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The quality of school wellness policy implementation varies among schools in the United States. The objective of this study was to characterize the school wellness policy environment nationally and identify factors influencing the quality and effectiveness of policy implementation.
We invited school administrators from 300 high schools to complete a questionnaire; 112 administrators responded. We performed a 2-step cluster analysis to help identify factors influencing the implementation of school wellness policies.
Eighty-two percent of schools reported making staff aware of policy requirements; 77% established a wellness committee or task force, 73% developed administrative procedures, and 56% trained staff for policy implementation. Most commonly reported challenges to implementation were lack of time or coordination of policy team (37% of respondents) and lack of monetary resources (33%). The core domains least likely to be implemented were communication and promotion (63% of respondents) and evaluation (54%). Cluster 1, represented mostly by schools that have taken action toward implementing policies, had higher implementation and effectiveness ratings than Cluster 2, which was defined by taking fewer actions toward policy implementation. In Cluster 1, accountability was also associated with high ratings of implementation quality and effectiveness.
The development of organizational capacity may be critical to ensuring an environment that promotes high-quality policy implementation. Assessing, preventing, and addressing challenges; establishing clear definitions and goals; and requiring accountability for enacting policy across all core domains are critical to ensuring high-quality implementation.
The Child Nutrition and WIC Reauthorization Act (CNRA) of 2004 required all schools receiving federal funding to have a local school wellness policy (SWP) in place by 2006 (1). Several studies that have assessed the effect of SWPs have found varying results (2-6). The reauthorization in 2010 of the CNRA, also called the Healthy, Hunger-Free Kids Act (HHFKA), established SWP standards in nutrition, access to school meals, and program monitoring (7).
Evidence-based policies are not sufficient in achieving intended outcomes (8). A policy does not end with its development but rather is an initial step in the policy-to-action continuum (9). A supportive environment is critical not only for policy development but also for effective implementation (10-12). Discrepancies exist in the quality of SWP implementation among schools (13,14). Differences in moderating and mediating factors, such as leadership and stakeholder buy-in, adequate resources, and effective feedback and accountability systems, contribute to these discrepancies (10,15). These factors are among those needed to ensure that SWPs are implemented most effectively to meet the intended goals (10,15). Alternatively, the most carefully crafted SWP can fail because of improper implementation in an unsupportive policy environment (11). The objective of this study was to characterize the SWP environment nationally and identify factors influencing the quality and effectiveness of policy implementation.
This was a cross-sectional study. We surveyed leaders from a national sample of 300 high schools and addressed the following questions: 1) What actions have schools taken to implement an SWP?, 2)What are the challenges associated with implementation of an SWP?, 3) Are core domains of an SWP being implemented consistently and effectively?, and 4) Does accountability for an SWP impact implementation quality? The institutional review board of Washington University in St. Louis approved this study.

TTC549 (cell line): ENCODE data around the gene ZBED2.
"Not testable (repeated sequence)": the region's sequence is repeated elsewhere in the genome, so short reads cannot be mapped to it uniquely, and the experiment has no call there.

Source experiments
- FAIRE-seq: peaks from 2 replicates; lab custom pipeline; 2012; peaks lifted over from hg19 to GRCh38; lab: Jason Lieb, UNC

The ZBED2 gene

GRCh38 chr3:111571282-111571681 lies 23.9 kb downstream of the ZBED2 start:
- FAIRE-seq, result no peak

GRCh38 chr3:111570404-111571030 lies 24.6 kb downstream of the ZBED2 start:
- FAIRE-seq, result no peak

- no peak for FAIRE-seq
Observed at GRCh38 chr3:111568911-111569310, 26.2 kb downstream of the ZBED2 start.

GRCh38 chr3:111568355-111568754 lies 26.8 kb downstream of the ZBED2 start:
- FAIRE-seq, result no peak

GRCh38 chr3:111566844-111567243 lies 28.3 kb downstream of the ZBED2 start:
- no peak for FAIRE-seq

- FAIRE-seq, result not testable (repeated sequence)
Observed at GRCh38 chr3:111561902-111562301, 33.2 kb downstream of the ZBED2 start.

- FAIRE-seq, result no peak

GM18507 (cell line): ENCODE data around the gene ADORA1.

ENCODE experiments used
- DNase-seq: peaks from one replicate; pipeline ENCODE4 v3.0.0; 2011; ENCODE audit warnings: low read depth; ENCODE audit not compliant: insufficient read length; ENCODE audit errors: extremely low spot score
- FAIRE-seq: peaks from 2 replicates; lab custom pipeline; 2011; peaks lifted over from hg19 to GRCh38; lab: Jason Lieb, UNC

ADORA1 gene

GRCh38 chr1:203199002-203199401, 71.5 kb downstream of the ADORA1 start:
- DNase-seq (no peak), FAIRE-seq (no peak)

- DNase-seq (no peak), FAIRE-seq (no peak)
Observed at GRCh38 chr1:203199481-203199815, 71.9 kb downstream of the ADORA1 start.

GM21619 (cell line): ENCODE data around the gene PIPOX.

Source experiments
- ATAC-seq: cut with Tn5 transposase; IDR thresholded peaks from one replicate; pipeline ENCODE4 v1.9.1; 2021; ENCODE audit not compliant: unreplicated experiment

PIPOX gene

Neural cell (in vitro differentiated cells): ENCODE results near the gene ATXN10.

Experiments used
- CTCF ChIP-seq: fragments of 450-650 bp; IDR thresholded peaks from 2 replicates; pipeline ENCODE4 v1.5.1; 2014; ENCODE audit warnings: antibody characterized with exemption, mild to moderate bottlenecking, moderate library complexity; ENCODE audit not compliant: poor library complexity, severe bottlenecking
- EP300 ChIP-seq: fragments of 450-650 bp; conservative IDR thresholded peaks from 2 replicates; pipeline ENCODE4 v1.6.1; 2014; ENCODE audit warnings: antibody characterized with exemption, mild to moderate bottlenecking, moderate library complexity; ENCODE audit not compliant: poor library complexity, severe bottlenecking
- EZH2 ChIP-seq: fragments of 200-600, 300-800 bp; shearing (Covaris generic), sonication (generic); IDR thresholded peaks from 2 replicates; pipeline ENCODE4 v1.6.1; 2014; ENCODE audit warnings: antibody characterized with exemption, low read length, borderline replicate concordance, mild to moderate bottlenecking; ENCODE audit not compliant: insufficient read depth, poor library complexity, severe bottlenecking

High schools in which students participated in Parents as Teachers, a national parenting and child development program, were selected to participate in Moms for a Healthy Balance (BALANCE) (16-18). BALANCE was a weight-control study of postpartum adolescents in 300 high schools in 27 states; the study is described elsewhere (19). From March through November 2009, we contacted 1 administrator from each of the 300 BALANCE high schools. Administrators were sent a written questionnaire via e-mail, fax, or mail, according to each administrator’s preference. We asked the administrator to deliver the questionnaire to the person responsible for ensuring that the school fulfills the district’s SWP. We applied no additional inclusion or exclusion criteria. We e-mailed each school 3 times; we made a fourth attempt by telephone and a fifth attempt via mail. We made a total of 1,403 attempts: 835 e-mails, 411 telephone calls, 121 faxes, and 36 mailings.
The SWP Implementation Questionnaire (SWP-IQ) is a 27-item written survey developed to assess variables influencing SWP implementation (Appendix). We developed the SWP-IQ on the basis of an extensive literature review; it was pilot tested for face validity and relevance with eligible respondents before it was administered in this study. The SWP-IQ was divided into 4 sections. The first section assessed whether the school took action to implement an SWP (5 possible actions; answers of yes, no, or “not sure”). The second section assessed challenges to SWP implementation; 10 challenges were identified, and respondents were asked to check all that apply. The third section asked respondents to evaluate the quality of implementation, or how well (scale of 1–10; 1 = very poor, 10 = excellent) an SWP was implemented across the 7 core domains as recommended by the CNRA: 1) nutrition education, 2) standards for United States Department of Agriculture (USDA) child nutrition programs and school meals, 3) nutrition standards for competitive and other foods and beverages, 4) physical education, 5) physical activity, 6) communication and promotion, and 7) evaluation. This same section also asked respondents to assess how effective (scale of 1–10; 1 = ineffective, 10 = very effective) the policy had been across the 7 core domains (1). The fourth section assessed whether the school was held accountable for implementing each of the core domains (answer of yes or no).